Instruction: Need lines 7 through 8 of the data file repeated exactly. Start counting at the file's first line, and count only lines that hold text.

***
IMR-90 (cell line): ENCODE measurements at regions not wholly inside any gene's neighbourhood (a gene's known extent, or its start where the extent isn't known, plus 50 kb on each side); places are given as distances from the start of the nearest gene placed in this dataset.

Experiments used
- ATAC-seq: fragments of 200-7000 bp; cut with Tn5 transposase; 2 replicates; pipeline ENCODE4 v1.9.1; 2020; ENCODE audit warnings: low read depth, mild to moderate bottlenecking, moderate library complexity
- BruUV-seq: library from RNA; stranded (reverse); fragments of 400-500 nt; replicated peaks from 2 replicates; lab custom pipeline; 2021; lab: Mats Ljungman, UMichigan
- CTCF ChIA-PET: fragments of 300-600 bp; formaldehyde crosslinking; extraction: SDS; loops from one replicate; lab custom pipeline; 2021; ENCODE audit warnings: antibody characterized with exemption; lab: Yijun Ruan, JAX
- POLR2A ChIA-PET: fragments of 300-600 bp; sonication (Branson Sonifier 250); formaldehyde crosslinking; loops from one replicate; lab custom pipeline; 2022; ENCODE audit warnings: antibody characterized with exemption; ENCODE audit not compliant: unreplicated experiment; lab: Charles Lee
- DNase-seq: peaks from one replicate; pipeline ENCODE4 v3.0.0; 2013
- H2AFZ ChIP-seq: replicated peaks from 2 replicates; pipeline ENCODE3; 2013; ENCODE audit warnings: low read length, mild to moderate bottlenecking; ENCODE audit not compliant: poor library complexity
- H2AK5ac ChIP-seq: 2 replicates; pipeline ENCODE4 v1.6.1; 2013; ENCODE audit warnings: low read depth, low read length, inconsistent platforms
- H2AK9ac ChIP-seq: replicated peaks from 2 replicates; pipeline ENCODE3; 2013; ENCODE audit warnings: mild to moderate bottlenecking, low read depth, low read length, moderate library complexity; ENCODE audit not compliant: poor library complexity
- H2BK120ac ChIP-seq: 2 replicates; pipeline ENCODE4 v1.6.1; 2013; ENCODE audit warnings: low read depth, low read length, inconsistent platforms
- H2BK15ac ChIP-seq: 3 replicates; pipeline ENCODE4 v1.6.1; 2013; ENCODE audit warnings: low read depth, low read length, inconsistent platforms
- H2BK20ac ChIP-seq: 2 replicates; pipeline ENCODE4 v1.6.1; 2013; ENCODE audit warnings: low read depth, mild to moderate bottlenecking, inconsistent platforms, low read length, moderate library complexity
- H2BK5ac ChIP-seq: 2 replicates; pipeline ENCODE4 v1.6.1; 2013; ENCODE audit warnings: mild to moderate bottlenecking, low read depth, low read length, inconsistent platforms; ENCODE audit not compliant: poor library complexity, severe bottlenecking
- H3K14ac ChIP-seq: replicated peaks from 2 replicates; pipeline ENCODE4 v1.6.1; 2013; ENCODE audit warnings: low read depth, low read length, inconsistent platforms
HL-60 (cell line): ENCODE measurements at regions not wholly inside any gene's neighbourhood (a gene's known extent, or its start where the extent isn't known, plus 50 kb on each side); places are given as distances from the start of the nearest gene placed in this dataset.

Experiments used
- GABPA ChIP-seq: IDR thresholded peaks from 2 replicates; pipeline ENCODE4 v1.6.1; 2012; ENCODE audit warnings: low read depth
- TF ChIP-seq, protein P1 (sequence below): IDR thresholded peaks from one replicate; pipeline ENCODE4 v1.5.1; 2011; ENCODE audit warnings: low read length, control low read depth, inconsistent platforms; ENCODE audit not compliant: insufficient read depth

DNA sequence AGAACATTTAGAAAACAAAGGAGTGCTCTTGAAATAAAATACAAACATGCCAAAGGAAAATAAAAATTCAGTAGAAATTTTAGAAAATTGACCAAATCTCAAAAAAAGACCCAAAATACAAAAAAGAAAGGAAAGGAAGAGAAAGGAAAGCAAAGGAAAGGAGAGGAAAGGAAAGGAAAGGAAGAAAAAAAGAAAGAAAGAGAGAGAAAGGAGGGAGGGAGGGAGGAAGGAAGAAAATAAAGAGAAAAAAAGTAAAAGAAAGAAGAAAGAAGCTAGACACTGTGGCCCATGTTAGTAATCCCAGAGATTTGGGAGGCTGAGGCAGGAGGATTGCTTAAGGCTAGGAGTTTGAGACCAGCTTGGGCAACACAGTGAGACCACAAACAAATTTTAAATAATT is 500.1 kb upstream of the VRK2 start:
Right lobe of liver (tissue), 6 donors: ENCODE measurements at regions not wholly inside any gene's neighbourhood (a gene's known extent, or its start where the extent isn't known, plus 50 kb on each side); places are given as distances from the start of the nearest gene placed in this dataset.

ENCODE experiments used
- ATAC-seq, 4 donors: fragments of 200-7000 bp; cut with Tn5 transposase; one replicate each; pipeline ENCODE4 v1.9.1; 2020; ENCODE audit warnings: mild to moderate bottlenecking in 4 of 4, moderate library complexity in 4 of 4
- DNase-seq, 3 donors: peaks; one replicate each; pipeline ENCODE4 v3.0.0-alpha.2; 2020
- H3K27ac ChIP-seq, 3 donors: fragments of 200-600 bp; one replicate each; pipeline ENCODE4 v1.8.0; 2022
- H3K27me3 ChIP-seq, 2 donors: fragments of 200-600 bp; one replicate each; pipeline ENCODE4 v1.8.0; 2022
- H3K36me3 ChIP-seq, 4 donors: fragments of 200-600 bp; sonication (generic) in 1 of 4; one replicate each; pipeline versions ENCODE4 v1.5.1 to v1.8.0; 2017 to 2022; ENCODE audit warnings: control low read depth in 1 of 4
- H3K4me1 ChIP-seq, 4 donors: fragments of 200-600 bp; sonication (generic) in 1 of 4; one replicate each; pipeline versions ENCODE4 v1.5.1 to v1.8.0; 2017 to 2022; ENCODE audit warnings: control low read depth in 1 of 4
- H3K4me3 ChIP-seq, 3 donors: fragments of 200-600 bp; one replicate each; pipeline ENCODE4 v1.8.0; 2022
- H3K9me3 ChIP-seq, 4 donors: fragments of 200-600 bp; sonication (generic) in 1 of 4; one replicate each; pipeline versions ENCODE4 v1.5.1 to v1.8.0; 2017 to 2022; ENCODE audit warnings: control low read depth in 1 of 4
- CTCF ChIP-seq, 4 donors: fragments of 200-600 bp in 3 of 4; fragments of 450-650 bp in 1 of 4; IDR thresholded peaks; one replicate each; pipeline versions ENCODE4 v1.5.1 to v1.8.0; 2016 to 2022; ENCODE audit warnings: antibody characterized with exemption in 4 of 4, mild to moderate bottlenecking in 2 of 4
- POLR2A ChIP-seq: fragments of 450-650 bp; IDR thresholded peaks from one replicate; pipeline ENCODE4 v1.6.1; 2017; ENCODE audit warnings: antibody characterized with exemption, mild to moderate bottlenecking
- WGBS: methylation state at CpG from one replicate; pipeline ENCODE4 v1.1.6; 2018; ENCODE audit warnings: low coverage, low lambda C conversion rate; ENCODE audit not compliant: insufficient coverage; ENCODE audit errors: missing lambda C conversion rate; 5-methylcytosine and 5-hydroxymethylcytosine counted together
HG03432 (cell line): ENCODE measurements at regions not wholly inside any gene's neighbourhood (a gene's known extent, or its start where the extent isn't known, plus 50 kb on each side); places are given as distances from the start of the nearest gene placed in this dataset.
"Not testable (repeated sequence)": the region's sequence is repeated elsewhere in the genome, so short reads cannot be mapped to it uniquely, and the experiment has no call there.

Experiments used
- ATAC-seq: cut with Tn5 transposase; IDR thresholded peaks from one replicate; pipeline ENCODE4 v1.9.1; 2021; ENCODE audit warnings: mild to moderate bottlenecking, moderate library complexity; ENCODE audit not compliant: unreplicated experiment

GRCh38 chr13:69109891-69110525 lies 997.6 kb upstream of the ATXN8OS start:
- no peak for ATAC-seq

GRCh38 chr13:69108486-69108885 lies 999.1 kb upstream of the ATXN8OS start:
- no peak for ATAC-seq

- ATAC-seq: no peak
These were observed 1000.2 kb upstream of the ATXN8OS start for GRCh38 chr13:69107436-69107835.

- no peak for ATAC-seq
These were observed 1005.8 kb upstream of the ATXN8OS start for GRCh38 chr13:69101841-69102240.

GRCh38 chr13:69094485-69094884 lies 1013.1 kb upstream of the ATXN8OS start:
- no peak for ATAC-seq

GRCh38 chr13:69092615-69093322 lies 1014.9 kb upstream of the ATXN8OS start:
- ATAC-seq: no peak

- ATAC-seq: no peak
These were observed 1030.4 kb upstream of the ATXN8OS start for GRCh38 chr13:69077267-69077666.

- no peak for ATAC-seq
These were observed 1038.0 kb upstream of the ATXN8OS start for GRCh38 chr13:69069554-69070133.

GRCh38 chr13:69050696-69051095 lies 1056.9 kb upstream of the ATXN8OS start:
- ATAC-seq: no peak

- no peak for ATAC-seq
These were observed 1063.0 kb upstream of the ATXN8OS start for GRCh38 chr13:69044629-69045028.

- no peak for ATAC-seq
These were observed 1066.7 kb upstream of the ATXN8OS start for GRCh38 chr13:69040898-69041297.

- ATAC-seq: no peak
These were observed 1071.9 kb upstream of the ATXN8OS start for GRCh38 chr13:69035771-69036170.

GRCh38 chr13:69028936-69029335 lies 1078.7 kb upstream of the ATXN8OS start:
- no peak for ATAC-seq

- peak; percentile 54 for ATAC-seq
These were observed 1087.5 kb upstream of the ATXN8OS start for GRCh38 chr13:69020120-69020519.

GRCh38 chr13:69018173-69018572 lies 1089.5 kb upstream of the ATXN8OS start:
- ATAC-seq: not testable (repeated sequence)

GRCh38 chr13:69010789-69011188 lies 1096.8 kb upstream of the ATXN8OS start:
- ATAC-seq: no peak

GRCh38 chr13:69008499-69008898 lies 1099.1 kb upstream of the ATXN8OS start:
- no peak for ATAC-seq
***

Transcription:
- DNase-seq: peaks from one replicate; pipeline ENCODE4 v3.0.0; 2013
- H2AFZ ChIP-seq: replicated peaks from 2 replicates; pipeline ENCODE3; 2013; ENCODE audit warnings: low read length, mild to moderate bottlenecking; ENCODE audit not compliant: poor library complexity